Less than two years after UCLA launched its groundbreaking Healthy Campus Initiative, a prominent organization is introducing a national health and wellness program for colleges and universities.
The Partnership for a Healthier America, which works with the private sector and Michelle Obama to make healthier choices easier, announced its Healthier Campus Initiative today (Nov. 16) in New Orleans at the American Public Health Association’s annual conference. UCLA is one of 20 colleges and universities that are part of the program, which will reach more than 500,000 students and 126,000 faculty and staff. UCLA is the only postsecondary institution in California that is participating.
According to the organization’s CEO, UCLA was one of the important inspirations for the program. “The Healthier Campus Initiative was born out of a collaboration between the Partnership for a Healthier America and the nation’s leading nutrition, physical activity and campus wellness experts, including leaders at UCLA,” said Lawrence Soler.
“Over the past few years, UCLA has become a leader in the movement to create a healthier environment for its students, faculty and staff, and this initiative would not have been possible without UCLA’s early insights, input and support.”
UCLA’s Healthy Campus Initiative is a campuswide effort that draws upon the campus’s world-renowned research and teaching to find new and innovative ways to promote healthy living at UCLA and share that education and research with other communities.
Each of the participating universities has pledged to adopt guidelines for food and nutrition, physical activity and programming over the next three years.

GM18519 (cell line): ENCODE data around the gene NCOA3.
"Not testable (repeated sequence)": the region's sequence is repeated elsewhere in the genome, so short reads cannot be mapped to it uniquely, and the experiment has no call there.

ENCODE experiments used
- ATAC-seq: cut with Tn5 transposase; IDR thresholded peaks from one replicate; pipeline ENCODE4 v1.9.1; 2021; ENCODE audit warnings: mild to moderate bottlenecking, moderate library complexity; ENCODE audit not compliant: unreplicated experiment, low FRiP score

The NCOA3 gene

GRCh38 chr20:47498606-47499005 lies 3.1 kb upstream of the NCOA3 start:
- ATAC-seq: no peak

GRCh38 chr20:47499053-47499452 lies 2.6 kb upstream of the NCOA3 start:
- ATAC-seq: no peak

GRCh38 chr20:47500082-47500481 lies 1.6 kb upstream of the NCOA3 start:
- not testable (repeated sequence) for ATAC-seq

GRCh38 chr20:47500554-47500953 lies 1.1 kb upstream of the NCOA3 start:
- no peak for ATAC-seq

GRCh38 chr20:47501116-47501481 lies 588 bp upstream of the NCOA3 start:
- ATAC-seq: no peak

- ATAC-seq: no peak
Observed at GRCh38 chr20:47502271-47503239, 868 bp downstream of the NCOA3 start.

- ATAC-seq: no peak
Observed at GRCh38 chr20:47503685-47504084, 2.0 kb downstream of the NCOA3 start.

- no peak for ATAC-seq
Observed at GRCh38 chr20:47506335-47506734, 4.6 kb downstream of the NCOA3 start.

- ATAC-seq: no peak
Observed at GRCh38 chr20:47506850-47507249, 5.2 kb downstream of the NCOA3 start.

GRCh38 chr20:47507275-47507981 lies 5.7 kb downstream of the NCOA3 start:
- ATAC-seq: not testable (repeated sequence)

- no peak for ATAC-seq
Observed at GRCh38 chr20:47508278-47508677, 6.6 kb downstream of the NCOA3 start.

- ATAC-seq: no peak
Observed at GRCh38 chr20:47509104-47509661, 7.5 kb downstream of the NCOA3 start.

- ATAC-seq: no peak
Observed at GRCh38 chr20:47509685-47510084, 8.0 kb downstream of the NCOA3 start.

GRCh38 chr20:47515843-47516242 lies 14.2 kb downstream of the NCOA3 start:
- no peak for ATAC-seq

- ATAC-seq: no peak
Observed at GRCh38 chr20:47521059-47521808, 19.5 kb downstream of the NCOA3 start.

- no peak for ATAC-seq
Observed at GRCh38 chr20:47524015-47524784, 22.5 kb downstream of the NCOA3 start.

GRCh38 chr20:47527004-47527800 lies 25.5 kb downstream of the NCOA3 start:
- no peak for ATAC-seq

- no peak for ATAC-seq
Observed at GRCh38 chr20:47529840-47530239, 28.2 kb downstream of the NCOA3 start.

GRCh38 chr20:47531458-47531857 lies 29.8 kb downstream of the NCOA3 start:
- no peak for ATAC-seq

“The PHA agreement gives us an opportunity to help evaluate our progress toward our goals,” said Dr. Wendy Slusser, associate vice provost for the HCI and a clinical professor at the David Geffen School of Medicine at UCLA and the UCLA Fielding School of Public Health. “It will also introduce us to other university leaders across the U.S. and enhance our learning of best practices and our ability to leverage resources to promote health and wellness on our campuses and in our communities.”
Slusser attended the announcement joined by UCLA colleagues and philanthropist Jane Semel, who with her husband, Terry Semel, envisioned and supported UCLA’s Healthy Campus Initiative.
PHA’s Healthier Campus Initiative comprises 23 guidelines, many of which UCLA has already implemented as part of its campus mandate. Others were new initiatives prompted by PHA discussions. Among them are offering a minimum of one “wellness meal,” which meets nutritional guidelines set by PHA, at each mealtime; offering a minimum of five types of fruits, five types of vegetables and two 100 percent whole grain products at both lunch and dinner; and implementing a program at dining venues to encourage healthier food consumption.
UCLA has also moved to add more local and sustainable food as part of its commitment to the PHA program. Currently, UCLA serves 17 percent locally sourced food in its dining operations; the campus’s goal is to achieve 20 percent by 2020.
The focus on healthy, sustainable food at UCLA is in line with the University of California Global Food Initiative, which was also shaped in part by leaders of UCLA’s HCI. The systemwide initiative was introduced by UC President Janet Napolitano in July at an event held at UCLA’s student-run community garden.